The making of Lucretia

The British composer Benjamin Britten wrote the opera The Rape of Lucretia in 1946. Many were surprised that after the large-scale opera Peter Grimes, Britten now came with an intimate and small-scale work, with which he could direct all vocal attention to a small ensemble of singers. Central to this exciting yet sultry opera is the beautiful Lucretia from Rome and her richly emotional life. She is fatally besieged by Tarquinius, who will irrevocably endanger her life. Ingeniously Britten tells us the story, at times through the eyes of the characters, at other times through the eyes of two outsiders, who, unexpectedly and unwanted, become entangled in Lucretia’s tragic tale.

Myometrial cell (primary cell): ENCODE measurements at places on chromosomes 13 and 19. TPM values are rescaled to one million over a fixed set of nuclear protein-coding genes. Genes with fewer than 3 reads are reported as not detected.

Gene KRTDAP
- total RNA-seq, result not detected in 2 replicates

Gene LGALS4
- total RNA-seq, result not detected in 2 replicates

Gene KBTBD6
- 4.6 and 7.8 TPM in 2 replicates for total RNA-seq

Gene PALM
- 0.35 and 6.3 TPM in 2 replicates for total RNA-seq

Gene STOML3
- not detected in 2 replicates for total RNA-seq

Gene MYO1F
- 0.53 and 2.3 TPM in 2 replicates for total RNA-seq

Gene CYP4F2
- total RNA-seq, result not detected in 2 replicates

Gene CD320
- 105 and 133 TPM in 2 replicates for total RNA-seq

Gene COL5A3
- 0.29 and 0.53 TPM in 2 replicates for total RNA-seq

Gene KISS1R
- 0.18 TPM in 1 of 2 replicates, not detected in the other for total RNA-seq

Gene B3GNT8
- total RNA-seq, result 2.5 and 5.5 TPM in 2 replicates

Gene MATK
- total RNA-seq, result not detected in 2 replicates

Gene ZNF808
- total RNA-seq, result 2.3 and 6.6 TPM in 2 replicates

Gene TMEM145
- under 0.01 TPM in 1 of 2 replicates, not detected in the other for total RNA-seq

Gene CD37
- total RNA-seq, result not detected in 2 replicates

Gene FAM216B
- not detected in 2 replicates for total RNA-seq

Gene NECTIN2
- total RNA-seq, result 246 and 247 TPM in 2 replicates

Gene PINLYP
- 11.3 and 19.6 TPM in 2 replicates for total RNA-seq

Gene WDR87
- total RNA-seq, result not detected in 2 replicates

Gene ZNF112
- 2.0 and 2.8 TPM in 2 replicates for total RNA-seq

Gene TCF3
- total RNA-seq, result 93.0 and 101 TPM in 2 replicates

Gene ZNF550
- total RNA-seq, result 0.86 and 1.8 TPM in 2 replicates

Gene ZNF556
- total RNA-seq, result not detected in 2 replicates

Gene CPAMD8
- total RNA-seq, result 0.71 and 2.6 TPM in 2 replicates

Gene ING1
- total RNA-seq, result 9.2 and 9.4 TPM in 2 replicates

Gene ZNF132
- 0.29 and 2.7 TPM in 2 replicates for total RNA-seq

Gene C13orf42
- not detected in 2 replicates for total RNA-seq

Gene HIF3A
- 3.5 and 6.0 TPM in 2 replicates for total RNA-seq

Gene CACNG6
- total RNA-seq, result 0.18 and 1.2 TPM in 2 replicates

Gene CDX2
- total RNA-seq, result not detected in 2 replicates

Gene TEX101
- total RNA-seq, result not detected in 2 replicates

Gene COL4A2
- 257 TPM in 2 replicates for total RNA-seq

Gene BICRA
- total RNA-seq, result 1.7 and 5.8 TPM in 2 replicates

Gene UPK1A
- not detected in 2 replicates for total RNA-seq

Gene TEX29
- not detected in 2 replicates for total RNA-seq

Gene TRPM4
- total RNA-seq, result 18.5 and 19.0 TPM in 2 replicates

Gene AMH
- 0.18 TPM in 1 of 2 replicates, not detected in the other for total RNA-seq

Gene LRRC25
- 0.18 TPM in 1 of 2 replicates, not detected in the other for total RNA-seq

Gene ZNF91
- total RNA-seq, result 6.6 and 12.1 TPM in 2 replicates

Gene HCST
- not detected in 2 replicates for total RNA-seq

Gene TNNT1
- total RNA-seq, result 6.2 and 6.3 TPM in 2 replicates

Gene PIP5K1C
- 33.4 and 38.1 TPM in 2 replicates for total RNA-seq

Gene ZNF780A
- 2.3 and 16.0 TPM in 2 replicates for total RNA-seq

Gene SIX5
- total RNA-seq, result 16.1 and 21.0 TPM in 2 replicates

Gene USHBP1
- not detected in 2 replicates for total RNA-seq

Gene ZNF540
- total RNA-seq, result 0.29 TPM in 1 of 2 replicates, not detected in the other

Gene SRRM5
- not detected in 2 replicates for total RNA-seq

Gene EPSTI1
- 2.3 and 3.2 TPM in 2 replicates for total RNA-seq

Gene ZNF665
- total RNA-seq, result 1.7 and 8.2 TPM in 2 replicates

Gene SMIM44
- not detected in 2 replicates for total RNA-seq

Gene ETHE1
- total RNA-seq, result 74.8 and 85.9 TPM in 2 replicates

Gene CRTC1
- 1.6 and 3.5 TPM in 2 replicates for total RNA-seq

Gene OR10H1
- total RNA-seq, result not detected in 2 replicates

In this production by the Dutch National Opera Academy, director Maria Riccarda Wesseling and conductor Karel Deseure lead a team of fresh young voices. They situate the story in familiar surroundings, as the central idea of The Rape of Lucretia is timeless. Questions about love and fidelity, violence and yearning, and the silent hope for a solution occupy us all. The theme of the opera - the tragic loss of innocence - was to determine the rest of Benjamin Britten’s works.